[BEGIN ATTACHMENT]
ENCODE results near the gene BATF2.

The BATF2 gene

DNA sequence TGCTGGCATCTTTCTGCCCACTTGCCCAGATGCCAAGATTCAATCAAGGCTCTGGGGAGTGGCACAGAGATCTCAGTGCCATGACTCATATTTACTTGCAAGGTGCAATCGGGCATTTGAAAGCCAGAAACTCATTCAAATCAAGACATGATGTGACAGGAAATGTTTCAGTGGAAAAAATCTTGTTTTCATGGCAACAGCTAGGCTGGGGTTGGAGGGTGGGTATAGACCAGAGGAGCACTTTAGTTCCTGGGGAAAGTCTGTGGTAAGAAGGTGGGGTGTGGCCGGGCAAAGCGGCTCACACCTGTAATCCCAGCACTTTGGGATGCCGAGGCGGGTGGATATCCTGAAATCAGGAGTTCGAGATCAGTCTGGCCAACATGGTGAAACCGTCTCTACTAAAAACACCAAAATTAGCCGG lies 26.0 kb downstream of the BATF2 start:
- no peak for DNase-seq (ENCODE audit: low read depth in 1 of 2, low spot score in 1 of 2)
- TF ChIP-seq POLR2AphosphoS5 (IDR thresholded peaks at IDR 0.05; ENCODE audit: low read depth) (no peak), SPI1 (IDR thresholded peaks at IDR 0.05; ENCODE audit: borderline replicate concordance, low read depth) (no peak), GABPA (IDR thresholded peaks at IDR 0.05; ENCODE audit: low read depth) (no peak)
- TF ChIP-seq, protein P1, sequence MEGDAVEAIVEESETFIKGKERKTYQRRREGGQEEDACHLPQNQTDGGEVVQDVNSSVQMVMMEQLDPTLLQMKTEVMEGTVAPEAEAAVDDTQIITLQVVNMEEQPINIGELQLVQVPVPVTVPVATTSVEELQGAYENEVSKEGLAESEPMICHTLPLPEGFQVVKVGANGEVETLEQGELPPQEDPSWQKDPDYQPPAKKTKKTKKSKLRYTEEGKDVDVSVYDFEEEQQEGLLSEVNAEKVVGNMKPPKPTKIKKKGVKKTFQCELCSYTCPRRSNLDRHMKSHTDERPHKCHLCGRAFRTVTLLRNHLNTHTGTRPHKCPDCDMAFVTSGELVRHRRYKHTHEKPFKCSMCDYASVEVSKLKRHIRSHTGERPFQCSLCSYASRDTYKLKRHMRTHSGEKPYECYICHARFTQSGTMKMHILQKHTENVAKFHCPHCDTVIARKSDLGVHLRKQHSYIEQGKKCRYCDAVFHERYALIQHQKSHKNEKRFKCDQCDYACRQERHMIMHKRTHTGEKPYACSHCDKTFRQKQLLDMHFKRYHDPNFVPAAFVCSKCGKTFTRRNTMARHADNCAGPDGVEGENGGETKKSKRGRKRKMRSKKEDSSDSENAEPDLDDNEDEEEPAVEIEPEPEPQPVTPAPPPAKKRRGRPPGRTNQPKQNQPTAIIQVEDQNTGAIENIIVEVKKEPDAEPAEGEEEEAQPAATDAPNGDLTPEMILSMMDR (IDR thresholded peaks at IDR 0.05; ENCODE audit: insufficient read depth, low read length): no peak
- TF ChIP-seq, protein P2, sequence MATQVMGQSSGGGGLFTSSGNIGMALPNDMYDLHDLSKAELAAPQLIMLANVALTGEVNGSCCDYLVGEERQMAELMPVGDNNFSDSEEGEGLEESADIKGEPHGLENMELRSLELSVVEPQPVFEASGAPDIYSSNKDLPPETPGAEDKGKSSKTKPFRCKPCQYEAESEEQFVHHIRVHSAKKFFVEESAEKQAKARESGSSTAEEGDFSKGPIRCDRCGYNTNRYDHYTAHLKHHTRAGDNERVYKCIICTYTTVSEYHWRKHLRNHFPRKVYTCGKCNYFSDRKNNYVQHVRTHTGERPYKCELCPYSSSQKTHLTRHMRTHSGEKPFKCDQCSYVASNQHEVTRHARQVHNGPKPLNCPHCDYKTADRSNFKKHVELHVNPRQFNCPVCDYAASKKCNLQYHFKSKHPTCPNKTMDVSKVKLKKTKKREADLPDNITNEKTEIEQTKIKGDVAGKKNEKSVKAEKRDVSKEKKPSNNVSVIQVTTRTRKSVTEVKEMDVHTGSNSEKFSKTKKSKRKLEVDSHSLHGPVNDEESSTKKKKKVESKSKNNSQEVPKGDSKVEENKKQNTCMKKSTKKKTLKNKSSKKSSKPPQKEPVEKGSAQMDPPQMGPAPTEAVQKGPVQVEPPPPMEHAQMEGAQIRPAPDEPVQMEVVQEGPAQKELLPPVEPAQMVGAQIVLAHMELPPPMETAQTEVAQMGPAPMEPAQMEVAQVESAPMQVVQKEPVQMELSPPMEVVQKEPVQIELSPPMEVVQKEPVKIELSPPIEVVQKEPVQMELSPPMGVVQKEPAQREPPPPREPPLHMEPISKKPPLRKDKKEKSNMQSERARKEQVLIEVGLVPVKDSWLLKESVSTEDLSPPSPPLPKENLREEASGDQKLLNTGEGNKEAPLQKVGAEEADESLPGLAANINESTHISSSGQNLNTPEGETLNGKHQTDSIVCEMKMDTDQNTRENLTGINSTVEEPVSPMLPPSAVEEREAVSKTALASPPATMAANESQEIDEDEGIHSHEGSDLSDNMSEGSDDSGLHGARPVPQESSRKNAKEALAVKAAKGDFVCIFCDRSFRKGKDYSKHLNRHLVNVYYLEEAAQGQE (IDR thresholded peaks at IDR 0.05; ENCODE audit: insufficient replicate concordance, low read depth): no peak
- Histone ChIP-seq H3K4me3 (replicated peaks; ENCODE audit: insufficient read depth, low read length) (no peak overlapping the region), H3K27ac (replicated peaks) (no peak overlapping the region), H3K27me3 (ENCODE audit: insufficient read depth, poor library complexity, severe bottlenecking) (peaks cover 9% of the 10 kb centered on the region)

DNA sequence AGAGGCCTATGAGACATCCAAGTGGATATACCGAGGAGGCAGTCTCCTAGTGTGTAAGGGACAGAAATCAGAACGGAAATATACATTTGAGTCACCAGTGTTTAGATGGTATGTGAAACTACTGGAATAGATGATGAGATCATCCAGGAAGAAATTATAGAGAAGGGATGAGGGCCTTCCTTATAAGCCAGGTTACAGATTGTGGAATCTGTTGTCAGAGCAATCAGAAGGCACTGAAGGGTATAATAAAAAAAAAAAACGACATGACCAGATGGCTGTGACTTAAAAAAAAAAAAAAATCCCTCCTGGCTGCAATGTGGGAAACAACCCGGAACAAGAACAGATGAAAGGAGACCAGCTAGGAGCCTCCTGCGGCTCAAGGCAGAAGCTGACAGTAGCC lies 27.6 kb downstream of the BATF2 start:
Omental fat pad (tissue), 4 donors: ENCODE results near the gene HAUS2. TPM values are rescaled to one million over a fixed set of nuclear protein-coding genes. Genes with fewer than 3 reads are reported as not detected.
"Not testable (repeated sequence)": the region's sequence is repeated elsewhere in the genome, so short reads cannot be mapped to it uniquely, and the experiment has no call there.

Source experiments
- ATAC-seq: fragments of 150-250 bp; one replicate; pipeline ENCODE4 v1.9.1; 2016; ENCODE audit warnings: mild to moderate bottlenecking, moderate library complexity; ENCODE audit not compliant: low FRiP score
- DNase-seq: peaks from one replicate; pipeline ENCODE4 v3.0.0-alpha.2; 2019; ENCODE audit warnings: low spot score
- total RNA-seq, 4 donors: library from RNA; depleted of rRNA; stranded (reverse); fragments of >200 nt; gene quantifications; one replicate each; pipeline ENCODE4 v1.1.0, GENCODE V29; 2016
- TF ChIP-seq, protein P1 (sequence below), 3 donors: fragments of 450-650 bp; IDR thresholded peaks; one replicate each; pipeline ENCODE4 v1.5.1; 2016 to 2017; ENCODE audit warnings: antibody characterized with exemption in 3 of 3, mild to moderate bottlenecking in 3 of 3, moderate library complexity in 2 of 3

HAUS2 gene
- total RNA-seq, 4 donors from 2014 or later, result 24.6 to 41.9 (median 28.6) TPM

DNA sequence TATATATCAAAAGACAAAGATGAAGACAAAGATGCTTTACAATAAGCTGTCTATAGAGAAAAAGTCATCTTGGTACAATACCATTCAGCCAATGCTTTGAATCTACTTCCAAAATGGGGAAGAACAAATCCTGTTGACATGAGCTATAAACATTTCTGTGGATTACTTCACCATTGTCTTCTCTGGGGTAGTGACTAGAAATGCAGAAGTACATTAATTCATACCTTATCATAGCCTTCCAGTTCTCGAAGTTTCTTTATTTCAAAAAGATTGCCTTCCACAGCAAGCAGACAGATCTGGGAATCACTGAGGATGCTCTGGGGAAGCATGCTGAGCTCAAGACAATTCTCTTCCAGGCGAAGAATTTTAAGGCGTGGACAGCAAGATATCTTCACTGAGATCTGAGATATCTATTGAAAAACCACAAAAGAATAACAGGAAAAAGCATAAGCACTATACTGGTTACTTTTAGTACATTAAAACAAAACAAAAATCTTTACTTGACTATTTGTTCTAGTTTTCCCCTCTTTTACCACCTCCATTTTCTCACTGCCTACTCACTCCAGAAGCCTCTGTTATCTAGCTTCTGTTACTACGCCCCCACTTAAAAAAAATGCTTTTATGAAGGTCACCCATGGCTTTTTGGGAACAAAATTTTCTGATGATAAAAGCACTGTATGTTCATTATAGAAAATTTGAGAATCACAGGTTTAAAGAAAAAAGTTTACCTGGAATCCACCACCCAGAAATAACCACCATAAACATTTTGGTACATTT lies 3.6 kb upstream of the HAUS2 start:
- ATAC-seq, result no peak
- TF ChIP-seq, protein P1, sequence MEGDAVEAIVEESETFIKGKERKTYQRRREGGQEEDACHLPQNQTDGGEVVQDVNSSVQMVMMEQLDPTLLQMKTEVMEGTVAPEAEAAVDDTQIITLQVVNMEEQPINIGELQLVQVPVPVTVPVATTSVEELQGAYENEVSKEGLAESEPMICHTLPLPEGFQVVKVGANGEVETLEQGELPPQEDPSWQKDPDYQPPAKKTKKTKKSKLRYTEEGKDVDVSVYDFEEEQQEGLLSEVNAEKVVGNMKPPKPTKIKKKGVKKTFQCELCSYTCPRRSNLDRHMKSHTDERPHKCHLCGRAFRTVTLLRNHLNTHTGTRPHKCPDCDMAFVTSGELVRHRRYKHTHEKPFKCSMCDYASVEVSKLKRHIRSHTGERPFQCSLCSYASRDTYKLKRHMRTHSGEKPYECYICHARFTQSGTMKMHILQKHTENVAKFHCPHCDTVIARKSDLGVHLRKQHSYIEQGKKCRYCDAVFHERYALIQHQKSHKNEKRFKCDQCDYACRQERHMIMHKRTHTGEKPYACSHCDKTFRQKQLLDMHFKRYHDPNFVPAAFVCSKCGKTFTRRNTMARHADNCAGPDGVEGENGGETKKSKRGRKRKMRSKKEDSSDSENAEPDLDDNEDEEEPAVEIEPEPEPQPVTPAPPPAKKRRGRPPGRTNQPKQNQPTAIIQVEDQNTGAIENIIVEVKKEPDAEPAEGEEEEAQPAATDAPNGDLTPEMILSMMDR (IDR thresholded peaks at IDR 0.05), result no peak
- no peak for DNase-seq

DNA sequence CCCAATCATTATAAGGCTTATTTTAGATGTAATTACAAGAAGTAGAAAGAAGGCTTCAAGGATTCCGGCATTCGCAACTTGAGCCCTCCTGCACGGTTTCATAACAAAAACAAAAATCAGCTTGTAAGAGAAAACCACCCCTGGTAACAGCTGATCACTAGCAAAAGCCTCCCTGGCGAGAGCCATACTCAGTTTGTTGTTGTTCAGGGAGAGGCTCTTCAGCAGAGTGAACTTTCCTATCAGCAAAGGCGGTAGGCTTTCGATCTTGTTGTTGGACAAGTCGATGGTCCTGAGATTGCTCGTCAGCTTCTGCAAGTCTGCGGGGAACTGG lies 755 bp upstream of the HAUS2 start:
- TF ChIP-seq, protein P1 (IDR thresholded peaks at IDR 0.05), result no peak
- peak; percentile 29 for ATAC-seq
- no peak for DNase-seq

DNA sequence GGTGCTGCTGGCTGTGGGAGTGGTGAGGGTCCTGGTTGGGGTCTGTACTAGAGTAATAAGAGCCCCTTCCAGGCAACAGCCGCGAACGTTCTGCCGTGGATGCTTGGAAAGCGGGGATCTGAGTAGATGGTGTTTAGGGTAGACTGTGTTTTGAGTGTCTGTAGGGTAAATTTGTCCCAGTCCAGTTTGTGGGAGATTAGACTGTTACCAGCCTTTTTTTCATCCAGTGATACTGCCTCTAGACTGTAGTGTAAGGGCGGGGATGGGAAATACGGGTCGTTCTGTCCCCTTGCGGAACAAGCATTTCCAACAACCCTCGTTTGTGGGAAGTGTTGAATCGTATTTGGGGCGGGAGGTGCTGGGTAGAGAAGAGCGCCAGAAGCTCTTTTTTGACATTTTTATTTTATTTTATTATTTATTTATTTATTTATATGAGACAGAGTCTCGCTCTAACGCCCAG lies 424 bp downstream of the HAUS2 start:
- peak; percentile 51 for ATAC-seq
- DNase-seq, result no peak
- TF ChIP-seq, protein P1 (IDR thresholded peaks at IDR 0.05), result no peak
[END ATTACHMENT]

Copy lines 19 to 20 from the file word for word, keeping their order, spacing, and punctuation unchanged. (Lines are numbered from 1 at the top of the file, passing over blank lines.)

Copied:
DNA sequence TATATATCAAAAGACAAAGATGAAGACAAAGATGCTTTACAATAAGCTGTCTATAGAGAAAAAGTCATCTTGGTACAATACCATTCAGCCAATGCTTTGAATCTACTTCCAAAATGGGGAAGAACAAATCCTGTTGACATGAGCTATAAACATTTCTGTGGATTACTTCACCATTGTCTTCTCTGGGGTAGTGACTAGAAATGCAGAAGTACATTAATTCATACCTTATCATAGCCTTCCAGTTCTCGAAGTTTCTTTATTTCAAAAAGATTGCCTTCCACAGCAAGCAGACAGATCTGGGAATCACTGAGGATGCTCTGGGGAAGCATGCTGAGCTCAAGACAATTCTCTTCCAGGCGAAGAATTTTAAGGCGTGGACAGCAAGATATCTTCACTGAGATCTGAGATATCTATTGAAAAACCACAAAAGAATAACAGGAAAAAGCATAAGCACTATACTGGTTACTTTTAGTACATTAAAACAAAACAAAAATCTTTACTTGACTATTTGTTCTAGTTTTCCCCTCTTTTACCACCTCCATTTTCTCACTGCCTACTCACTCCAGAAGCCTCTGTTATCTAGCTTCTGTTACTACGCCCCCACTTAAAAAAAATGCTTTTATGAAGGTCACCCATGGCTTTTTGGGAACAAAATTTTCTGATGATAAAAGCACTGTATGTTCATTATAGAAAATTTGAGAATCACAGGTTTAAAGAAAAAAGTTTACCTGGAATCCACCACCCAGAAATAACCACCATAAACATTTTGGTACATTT lies 3.6 kb upstream of the HAUS2 start:
- ATAC-seq, result no peak